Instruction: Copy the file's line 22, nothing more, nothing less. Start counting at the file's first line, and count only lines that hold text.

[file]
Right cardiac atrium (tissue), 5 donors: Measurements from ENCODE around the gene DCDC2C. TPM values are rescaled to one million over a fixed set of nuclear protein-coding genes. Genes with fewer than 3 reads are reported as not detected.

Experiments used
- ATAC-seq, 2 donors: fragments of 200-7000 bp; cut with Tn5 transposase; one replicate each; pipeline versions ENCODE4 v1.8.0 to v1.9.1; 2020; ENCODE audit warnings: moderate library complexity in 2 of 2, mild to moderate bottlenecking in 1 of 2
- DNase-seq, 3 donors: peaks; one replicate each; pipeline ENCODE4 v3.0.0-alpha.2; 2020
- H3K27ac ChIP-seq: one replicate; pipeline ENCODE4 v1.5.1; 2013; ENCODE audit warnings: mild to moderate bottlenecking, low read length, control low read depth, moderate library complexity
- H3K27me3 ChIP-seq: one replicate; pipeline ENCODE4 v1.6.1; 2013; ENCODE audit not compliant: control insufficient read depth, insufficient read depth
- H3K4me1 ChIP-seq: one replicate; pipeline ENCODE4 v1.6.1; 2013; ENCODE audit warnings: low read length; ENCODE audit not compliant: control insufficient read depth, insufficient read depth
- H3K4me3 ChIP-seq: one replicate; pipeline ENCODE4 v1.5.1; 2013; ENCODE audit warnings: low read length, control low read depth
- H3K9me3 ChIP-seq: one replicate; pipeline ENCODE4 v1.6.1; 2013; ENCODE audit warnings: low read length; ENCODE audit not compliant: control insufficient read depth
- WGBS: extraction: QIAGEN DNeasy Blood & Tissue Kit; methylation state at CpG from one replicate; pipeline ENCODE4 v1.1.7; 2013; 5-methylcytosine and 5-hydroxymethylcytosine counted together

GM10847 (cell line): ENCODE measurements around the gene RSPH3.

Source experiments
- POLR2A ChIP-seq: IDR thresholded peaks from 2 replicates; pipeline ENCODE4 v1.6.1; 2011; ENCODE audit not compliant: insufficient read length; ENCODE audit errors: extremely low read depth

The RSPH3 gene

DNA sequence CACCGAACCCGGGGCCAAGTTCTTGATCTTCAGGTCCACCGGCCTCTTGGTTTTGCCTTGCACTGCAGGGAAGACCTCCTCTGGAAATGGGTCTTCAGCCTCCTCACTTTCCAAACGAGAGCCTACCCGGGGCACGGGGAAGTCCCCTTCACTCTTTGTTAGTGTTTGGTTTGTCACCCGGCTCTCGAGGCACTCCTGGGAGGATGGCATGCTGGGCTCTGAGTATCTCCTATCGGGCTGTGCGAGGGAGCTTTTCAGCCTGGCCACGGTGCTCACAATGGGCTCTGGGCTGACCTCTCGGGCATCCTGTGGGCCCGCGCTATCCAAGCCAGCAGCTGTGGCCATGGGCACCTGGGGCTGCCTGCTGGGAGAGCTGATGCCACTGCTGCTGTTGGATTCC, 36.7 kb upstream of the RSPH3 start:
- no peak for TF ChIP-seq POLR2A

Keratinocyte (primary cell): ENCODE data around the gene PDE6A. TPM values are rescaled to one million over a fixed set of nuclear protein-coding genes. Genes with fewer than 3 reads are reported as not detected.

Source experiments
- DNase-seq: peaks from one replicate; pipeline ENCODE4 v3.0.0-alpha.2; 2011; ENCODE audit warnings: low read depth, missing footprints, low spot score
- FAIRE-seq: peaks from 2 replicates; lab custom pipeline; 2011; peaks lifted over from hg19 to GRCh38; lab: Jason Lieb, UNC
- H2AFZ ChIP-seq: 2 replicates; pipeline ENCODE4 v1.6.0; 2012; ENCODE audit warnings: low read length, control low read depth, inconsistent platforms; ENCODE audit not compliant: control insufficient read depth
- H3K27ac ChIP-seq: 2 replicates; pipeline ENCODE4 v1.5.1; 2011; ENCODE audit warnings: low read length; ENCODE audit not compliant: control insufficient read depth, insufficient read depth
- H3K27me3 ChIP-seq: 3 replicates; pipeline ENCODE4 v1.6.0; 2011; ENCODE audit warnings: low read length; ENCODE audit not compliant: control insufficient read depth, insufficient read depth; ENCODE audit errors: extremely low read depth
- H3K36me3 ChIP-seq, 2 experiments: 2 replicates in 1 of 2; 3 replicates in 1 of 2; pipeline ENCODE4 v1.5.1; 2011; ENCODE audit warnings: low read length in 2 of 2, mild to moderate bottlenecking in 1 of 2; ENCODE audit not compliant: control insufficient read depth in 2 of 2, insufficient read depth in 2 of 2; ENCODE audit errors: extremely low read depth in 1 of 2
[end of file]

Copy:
- H3K27ac ChIP-seq: 2 replicates; pipeline ENCODE4 v1.5.1; 2011; ENCODE audit warnings: low read length; ENCODE audit not compliant: control insufficient read depth, insufficient read depth